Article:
4. Bellevue Psychiatric Hospital
4. John Franklin Bardin was a nearly forgotten master of intense and imaginative psychological crime fiction. His masterpiece, The Deadly Percheron, published in 1946, features very large horses, ersatz leprechauns, and a harrowing visit to Bellevue Psychiatric Hospital at First Avenue and 30th St.
Even reading the words “harrowing visit to Bellevue Psychiatric Hospital,” conjures the memory of childhood fears; my mind no longer my own, trapped in a straitjacket, leather straps holding me down in a padded room, forgotten or pitied by my friends and family, being wheeled out for electric shock therapy to try and exorcise the inexplicable demon in my head. Back then I wrongly viewed mental illness as a bright line, or a dark one, that one crosses, never to return.
I grew up in Brooklyn, where Bellevue was the ultimate slang symbol of insanity. My grandmother was obsessed with a show called The Honeymooners. I still remember this clip between bus driver Ralph Kramden and his wife, Alice, who tells him, “I call you killer, because you slay me.”
“And I’m calling Bellevue,” he says, “cause you’re nuts.”
Bellevue is the country’s oldest public hospital (with a history to match), and it doesn’t turn anyone away. It’s known as the hospital for the poor, uninsured and homeless, but the emergency facilities are famed as the city’s best, according to David Oshinsky, who captured the hospital’s fascinating story in his book, Bellevue: Three Centuries of Medicine and Mayhem at America’s Most Storied Hospital.
“Should the pope or the president get sick in New York City,” Oshinsky said, “Bellevue is the place where they would go in an emergency. In that sense, it’s extraordinary.
A couple of months ago, I found out a permanent shelter is opening in my neighborhood, two blocks away in what was a new boutique hotel. Over the summer, an Upper West Side shelter triggered an uproar. People are worried, even those who understand the need to offer shelter. I called the city to find out more. I learned a lot, including that the location of the Bellevue Psychiatric Hospital is now a shelter for nearly 800 men.
I walked over to the location, and saw this sign in the window of Bellevue Hospital, where my friend Dr. Mike Natter worked throughout our horrific NYC Covid spike, when the streets were gray and empty, punctuated by sirens transporting patients to the city’s hospitals. I checked on him every day. He was my lifeline during the worst days and nights, and even while struggling to maintain his own health and get enough sleep to save lives, he drew pictures of his colleagues and wrote about their hard work. It was Mike, ARTIST, HUMANIST, DOCTOR, who inspired me to start drawing again.
He wrote a letter to Bellevue to mark three years.
“I’ve been honored to take care of those who came through your doors, regardless of ability to pay or citizenship status,” Mike wrote. “You have taught me so much more than medicine. You taught me humanity. You gave me many firsts. My first blood draw. IV insertion. First 28 hour call. My first chest compressions. My first violent patient. My first bathroom cry. My first patient who thanked me with hugs and tears. You’ve dealt your share of heartbreak. Loss. And death. And with each experience, you gave me lessons learned.”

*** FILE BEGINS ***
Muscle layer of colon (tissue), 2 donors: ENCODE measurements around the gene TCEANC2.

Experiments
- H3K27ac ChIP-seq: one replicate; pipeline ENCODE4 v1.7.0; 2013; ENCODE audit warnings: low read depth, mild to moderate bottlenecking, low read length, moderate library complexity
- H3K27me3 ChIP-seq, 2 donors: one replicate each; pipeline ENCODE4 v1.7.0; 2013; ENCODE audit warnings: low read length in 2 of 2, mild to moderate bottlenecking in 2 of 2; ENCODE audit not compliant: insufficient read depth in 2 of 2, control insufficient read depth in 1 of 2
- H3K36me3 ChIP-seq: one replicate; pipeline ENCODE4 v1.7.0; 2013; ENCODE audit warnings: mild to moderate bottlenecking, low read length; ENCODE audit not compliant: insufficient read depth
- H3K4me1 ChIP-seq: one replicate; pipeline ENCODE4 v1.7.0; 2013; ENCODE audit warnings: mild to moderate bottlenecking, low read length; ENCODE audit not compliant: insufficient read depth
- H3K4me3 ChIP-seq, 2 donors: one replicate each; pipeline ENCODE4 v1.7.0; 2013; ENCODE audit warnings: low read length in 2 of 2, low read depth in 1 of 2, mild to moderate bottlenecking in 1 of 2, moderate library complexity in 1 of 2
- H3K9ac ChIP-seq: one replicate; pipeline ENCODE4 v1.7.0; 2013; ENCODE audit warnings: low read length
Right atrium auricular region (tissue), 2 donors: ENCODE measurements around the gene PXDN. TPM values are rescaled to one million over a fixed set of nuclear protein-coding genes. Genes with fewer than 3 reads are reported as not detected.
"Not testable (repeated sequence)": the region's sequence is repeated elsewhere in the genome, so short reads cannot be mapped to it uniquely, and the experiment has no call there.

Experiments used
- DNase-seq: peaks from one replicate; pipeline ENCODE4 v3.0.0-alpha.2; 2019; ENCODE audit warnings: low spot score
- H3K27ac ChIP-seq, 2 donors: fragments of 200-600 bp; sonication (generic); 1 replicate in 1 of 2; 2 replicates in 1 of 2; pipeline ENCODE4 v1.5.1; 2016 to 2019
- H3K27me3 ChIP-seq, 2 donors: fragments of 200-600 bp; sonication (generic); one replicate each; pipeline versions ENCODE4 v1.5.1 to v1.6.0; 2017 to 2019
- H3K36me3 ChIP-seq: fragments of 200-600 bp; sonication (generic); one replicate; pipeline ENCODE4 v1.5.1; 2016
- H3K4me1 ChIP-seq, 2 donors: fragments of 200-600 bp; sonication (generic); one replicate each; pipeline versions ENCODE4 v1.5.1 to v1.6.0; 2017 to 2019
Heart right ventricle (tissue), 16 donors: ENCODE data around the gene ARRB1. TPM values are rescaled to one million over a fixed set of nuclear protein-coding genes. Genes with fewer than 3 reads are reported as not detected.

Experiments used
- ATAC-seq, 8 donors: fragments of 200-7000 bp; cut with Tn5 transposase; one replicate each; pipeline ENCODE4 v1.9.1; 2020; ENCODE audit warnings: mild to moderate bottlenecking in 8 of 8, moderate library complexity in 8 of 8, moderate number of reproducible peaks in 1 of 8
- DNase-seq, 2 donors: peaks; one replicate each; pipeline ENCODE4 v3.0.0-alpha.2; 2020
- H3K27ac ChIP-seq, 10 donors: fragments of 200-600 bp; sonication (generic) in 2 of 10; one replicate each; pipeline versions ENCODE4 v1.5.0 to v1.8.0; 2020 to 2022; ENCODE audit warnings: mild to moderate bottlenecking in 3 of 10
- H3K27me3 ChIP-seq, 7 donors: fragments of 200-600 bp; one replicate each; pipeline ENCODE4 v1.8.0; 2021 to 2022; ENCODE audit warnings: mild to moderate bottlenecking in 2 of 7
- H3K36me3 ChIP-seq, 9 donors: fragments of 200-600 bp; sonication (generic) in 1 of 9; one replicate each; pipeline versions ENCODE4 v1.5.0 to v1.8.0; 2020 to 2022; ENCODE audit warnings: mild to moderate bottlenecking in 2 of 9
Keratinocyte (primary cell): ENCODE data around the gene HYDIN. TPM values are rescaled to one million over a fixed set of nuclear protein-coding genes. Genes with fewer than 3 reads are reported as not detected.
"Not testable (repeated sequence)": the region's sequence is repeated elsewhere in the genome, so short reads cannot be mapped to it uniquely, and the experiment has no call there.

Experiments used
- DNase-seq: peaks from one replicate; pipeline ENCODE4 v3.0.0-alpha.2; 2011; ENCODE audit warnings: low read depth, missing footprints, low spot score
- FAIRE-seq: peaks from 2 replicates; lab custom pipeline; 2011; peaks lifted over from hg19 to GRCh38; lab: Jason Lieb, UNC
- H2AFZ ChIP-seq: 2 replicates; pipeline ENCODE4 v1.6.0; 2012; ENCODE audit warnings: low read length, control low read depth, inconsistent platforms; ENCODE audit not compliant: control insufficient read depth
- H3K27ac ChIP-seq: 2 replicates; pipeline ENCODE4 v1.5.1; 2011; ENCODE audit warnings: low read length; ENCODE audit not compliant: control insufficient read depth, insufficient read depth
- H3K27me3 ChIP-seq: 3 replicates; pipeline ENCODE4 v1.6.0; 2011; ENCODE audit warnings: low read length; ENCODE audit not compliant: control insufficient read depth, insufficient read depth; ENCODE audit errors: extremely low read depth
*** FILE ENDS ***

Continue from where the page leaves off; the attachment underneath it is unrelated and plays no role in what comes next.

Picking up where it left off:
“Despite all the history and wisdom embedded in your brick and mortar,” he wrote, “what truly makes you Bellevue are the people inside. These individuals are your beating heart from the tall prison doc who would call you up to the prison and insist on you referring to yourself as Dr. Natter, to the discharge pharmacist who would always seem to be yelling at you but would catch all of your mistakes and had your back each time.”
He goes on to describe more characters, the manager with the booming voice who says “good morning, baby,” the program director whose leadership and character he aspires to emulate, the chief of medicine whose presence feels more like a loving parent who has a real penchant for the Mets, his co-residents who supported and carried him through some of the longest nights of his life.
All this, before Covid.
Bellevue was the picture of perfect autumnal peace from beyond the gate. Flaming scarlet and gold trees lit the afternoon.
A sculpture in the center of the walking path contains a quote from peace activist Thich Nhat Hanh.
To be beautiful is to be yourself.
One thing I’ve learned from this project is that the city itself is a book filled with hidden sentences and images for us, waiting to be read.
When I turned to go, I saw a man down in the street, almost invisible from where he lay next to the iron gate around a tree in front of a cafe. People tried to help him but he refused. I learned, when I called to find out more about the shelter going in near me, that people experiencing homelessness need an average of about twelve interventions from the city before they can build a sufficient level of trust to seek shelter. In these moments, the hazy boundaries of what we think is real and the realities experienced by other people blur.
My walk to Bellevue turned into a meander around the city, to Union Square, where tensions between police and protesters escalated in the days before the election and where people are still gathering to demand justice and a safe transition of power.
Just as Bellevue is about the people inside, so is our city, both real and imaginary, filled with one of the most diverse populations in the world but also, with leprechauns and a percheron and a character who thought a man named Joe gave him a flower to wear in his hair. A percheron, by the way, is a horse that provided power to build and feed nations before motorized trucks and tractors were ever invented. They lost their utility in our chaotic world, and there’s a lesson in that for us, too.